Tuesday, November 20, 2007
It did not seem real that we were nearly at the bottom
of the world.
We stopped at what is named on the map below as Graham Land the tip of the
Antarctic Peninsula. We passed the Shetland Islands and many icebergs on the
way. Once the ship was in the shelter of the Antarctic islands the ocean
swells reduced and we were able to get some relief from the high seas we had
experienced on our two day sail from Ushuaia.
Wednesday, November 21, 2007
The sheer beauty of our frozen world.
What an amazing day we had today. We boarded the zodiacs for our first time on land in two days and landed on the
black soil beach of Aitcho Island. The island was covered in snow except for
the beaches and was overrun by Penguins.
We walked the beach and then climbed the hill in the
middle of the island. From the top of the hill we could see the beach we
landed on and the beach on the other side of the tiny island. After a few
photos we walked down the hill to the other beach. There we found many
penguins, icebergs, and seals. The weather was overcast and just below
Aitcho Island Video
Was this a big penguin or what?
Once we returned from the morning excursion we had lunch and then sailed on to
Yankee Harbor on Greenwich Island to spot seals.
The most spectacular sunsets I have ever seen.
What a magnificent place this was. It is a small island
with most of its terrain about 4 to 6 feet above the sea. In the middle of
the island were several 1,000 to 2,000 feet mountains. The island was dotted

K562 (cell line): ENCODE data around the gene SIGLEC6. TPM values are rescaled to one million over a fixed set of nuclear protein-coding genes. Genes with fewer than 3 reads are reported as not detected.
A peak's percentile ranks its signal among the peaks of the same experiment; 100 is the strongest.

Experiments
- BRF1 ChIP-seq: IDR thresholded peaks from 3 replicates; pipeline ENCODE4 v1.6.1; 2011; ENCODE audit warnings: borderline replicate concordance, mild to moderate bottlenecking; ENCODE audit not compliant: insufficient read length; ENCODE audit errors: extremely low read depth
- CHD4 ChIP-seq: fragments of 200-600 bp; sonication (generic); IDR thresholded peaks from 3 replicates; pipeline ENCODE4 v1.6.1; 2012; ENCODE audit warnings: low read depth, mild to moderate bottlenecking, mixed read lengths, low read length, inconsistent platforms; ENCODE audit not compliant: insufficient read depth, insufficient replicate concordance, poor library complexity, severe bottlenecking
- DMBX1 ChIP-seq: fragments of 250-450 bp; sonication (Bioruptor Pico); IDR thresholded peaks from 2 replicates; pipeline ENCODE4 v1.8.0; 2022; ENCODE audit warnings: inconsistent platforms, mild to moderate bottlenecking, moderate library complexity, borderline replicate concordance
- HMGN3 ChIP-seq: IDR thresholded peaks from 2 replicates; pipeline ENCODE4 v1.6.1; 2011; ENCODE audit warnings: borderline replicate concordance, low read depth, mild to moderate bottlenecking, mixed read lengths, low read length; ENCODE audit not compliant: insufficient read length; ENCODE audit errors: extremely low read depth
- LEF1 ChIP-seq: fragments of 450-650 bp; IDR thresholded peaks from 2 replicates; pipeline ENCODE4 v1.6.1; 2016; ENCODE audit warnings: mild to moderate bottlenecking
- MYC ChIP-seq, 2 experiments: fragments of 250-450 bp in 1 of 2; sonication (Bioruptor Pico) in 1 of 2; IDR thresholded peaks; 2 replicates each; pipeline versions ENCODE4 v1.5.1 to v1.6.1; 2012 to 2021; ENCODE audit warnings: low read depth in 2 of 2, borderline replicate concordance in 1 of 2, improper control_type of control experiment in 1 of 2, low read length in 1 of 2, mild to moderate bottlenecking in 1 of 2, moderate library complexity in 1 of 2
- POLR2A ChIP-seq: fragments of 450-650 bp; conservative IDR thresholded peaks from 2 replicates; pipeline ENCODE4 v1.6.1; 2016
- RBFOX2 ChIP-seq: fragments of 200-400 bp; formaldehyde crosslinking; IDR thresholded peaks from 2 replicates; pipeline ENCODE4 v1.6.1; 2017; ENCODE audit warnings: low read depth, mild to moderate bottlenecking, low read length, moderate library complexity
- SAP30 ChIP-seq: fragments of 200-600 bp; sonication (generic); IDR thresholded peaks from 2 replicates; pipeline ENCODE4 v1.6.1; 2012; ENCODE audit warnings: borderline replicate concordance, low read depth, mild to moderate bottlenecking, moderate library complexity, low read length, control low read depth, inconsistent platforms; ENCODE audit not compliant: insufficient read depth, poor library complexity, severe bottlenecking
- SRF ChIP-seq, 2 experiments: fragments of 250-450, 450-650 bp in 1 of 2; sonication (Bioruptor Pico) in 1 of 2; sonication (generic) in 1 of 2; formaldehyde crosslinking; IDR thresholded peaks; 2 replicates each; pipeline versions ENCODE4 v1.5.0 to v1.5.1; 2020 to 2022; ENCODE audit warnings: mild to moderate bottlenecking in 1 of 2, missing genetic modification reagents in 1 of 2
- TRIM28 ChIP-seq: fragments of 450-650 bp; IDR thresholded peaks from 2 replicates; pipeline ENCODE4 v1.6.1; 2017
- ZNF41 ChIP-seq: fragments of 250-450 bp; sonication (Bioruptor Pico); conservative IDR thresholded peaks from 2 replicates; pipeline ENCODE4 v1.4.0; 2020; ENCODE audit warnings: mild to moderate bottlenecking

with penguins and seals. Lawrie and I walked the full length of the island
which turned out to be a three mile hike.
The island was surrounded by icebergs some with the most beautiful shades of icy
Yankee Harbor Video 01
Once we return to the ship we set sail to our next
destination and spotted a pod of Orca whales along our way. That evening we
sailed for Astrolabe Island and were privilege to see one of the best
sunsets I have ever seen. This time of year they start at 10:00 pm and ended
at 12:00 am! We also encountered the beginning of the Antarctic pack ice.
The Captain slowed the ship down and gingerly maneuvered through the ever
thickening sheets of floating ice. This was really something to experience
and quite unnerving.
Yankee Harbor Video 02
Thursday, November 22, 2007
This as close to pack ice you would want to be.
This morning we took the zodiac boats and circumnavigated
the Astrolabe Island. The
stormy weather we had been experiencing since leaving Ushuaia had finally
subsided and it was very sunny this morning; it was a glorious but very
As we sailed around the island we saw many penguins
in the water and on the island. The penguins are amazing as they can leap
out of the water up 6 foot cliffs at the shoreline. We saw pack ice from the
bridge of our ship last night which was spectacular and surreal but today we
got up close and personal with the pack ice in our zodiac tour of the
island. It was fantastic to peer over the side of the zodiac into the blue,
green, and turquoise waters filled with unworldly ice sculptures.
Astrolabe Island Video
Normally there would be no ice this time of year.
After lunch we sailed south to get in position for a
landing on the Antarctic mainland.
We tried to go south via one route that took us closer to the mainland but we
were turned back due to the unexpected thickness of the pack ice. It is a "Shackleton"
summer here this year.
Which means the weather is much colder than it normally
is. The situation gets its name from Ernest Shackleton who got stuck in the
Antarctic in similar conditions. This meant we had to sail south via the
open sea and of course we encountered very rough seas once out there again.